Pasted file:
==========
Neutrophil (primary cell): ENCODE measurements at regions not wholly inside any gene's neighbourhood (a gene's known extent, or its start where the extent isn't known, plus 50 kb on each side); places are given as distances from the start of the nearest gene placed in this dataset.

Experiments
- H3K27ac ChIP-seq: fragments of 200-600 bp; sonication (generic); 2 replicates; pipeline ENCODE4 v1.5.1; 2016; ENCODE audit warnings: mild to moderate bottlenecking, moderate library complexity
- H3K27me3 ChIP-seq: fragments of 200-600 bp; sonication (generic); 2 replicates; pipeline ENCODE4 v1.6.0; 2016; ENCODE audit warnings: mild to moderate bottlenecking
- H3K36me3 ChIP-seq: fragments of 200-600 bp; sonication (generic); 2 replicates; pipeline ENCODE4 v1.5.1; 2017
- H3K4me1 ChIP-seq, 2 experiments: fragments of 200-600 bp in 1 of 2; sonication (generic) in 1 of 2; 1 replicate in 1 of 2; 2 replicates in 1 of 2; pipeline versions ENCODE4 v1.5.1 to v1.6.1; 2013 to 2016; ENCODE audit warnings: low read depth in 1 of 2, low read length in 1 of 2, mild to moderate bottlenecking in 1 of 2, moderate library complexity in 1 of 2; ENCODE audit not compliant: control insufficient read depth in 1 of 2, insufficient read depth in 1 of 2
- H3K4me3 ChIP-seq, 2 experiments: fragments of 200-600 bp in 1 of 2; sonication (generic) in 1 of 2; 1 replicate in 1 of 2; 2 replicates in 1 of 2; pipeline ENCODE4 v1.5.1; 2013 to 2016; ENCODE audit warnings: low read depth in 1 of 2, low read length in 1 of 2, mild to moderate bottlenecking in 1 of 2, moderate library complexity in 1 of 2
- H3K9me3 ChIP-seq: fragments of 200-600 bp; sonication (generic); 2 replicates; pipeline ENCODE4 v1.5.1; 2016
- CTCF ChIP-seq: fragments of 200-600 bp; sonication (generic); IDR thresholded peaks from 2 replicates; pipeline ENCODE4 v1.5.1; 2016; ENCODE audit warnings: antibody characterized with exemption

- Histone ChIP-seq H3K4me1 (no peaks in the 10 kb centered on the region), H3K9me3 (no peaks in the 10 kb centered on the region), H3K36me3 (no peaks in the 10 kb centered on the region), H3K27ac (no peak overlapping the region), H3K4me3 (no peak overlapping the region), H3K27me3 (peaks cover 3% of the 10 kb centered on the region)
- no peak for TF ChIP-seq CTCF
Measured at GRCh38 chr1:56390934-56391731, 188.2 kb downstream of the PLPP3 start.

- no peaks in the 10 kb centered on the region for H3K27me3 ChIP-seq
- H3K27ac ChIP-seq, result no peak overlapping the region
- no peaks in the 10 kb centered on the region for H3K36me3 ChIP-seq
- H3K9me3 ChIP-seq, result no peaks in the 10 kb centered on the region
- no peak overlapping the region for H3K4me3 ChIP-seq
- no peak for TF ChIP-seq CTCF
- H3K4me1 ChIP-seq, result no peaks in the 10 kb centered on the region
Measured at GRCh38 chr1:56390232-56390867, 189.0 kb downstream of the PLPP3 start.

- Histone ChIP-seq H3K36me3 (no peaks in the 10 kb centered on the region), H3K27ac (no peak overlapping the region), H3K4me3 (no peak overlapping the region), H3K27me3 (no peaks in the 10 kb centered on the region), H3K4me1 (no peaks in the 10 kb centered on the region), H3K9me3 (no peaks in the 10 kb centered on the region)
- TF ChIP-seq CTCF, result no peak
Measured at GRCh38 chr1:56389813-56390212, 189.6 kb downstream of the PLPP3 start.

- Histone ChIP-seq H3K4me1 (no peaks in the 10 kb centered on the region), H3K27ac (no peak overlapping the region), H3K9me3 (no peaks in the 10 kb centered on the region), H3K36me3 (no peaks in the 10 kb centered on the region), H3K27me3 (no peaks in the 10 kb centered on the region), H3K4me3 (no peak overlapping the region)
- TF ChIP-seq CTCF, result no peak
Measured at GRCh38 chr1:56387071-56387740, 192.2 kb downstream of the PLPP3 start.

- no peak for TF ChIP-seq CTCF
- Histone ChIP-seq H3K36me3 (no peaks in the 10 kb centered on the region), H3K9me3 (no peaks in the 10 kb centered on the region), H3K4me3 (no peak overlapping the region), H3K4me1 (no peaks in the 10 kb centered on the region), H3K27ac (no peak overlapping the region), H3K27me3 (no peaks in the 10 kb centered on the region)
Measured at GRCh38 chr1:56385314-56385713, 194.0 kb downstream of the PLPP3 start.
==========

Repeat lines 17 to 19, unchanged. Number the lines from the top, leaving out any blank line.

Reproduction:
- no peak overlapping the region for H3K4me3 ChIP-seq
- no peak for TF ChIP-seq CTCF
- H3K4me1 ChIP-seq, result no peaks in the 10 kb centered on the region